Google (s GOOG) isn’t just continuing to invest hundreds of millions of dollars into clean energy projects; it’s also continuing to commit to buying up the clean power itself. On Thursday morning, Google announced it has made its second deal via its subsidiary Google Energy, and the search engine giant plans to buy 100 MW of power from a wind farm that’s under construction in Oklahoma.
Like Google’s previous clean power purchase agreement, the wind farm is being developed by NextEra Energy Resources. Google announced its first deal through Google Energy — its subsidiary which has been approved to buy and sell electricity on federally-regulated wholesale markets — in summer 2010, and that wind power purchase agreement was for a wind farm in Iowa, also owned by NextEra Energy Resources.
Google has also made investments through Google corporate in recent weeks in both solar farms and wind farms. The deal announced this morning is different in that it’s through Google Energy and is also a contract to buy the clean power itself over a 20-year period at a fixed rate (as opposed to buying equity in a clean power project).
Google’s Green Energy Czar Bill Weihl, who will discuss the news in depth at our Green:Net event on Thursday, told me in an interview on Wednesday that the 100.8 MW wind farm in Oklahoma will be built over the next six to nine months and Google has signed a 20-year power purchase agreement to buy the power. NextEra Energy Resources was looking for an anchor tenant to buy the power, and often, developers can use an anchor tenant to get a better financing rate.
Google wouldn’t disclose other financial terms of the deal, but Weihl said over the long term, he expects Google to make a decent amount of money on the deal. Wind power purchase agreements (wind is the cheapest utility-scale clean power out there) can set wind power rates around six cents a kilowatt hour for a 20-year contract, depending on location.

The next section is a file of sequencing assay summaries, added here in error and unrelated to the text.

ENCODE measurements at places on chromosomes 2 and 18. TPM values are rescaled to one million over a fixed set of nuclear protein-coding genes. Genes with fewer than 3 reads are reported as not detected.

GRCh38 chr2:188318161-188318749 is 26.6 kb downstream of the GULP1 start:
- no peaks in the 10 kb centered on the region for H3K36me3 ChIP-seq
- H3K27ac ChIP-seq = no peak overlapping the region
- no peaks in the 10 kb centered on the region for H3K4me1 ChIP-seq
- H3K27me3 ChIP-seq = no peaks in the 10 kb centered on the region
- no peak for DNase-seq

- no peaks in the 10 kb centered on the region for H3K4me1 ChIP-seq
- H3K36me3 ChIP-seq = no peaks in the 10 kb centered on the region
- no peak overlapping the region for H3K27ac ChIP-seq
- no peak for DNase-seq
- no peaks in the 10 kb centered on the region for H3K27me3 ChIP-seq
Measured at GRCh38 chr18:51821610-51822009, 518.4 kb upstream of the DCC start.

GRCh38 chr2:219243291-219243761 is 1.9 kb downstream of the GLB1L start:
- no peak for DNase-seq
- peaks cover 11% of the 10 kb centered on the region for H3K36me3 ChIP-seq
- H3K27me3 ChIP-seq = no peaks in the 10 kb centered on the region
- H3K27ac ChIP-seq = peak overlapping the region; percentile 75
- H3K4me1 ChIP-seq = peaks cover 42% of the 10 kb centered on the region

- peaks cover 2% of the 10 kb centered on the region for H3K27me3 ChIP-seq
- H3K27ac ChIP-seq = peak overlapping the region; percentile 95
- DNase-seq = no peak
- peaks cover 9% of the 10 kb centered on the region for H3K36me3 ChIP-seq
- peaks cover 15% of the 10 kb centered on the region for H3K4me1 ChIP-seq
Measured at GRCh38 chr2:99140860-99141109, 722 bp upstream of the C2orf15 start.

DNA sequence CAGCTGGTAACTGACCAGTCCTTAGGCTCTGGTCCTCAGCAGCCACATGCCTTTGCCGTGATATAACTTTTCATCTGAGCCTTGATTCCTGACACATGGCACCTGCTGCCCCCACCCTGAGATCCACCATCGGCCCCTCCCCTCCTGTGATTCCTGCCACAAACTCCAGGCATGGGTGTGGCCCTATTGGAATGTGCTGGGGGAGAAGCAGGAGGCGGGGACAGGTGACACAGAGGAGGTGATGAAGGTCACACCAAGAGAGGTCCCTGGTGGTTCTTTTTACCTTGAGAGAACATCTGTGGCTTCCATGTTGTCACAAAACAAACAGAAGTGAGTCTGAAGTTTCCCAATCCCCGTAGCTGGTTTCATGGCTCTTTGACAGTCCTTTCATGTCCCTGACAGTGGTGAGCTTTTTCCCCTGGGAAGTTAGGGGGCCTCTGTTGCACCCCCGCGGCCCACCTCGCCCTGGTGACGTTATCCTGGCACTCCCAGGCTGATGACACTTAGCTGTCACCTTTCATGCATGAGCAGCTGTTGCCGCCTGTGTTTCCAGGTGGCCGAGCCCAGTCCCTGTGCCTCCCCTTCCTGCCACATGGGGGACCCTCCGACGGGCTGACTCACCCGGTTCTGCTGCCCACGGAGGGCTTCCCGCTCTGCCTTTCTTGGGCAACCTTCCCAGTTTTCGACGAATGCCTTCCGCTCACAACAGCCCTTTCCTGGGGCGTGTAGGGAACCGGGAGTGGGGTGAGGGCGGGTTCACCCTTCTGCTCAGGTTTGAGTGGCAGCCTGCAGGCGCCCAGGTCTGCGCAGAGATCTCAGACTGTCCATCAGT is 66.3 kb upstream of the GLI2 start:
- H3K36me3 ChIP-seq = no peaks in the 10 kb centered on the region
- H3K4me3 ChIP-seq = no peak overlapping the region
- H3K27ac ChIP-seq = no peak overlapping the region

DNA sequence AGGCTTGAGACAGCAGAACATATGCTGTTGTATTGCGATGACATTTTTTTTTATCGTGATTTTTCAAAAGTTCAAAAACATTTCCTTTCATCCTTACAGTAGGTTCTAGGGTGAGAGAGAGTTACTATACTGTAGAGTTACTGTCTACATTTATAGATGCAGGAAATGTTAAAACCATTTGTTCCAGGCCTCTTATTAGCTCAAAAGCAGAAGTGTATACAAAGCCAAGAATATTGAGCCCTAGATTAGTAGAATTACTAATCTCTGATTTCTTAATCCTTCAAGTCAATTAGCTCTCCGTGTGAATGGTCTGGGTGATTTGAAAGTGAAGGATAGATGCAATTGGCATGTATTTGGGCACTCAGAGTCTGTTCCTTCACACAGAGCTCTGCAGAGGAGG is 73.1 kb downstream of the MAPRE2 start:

Google will buy the clean power from the Oklahoma wind farm, then sell it to the wholesale energy markets, given, for regulatory reasons, it can’t directly use the power for its own purposes. Weihl told me that in contrast to offsets that other companies commonly use to reduce their carbon footprint, Google is adding actual clean power to the grid, which both helps with Google’s carbon footprint and could make Google money.
However, it gets “interesting,” “subtle,” and “nuanced” when Google starts thinking about how it could use clean power for its data centers, as Weihl put it. It all seems like a grand experiment right now, but one day, perhaps, Google could build a data center near one of its clean power assets and tap renewable energy to power its servers. It’s still a confusing subject (did I lose you yet?) and Google has also released a white paper on the subject on its blog.
Tune into the live video feed of Green:Net to watch Weihl’s remarks at 1:30 p.m. PDT.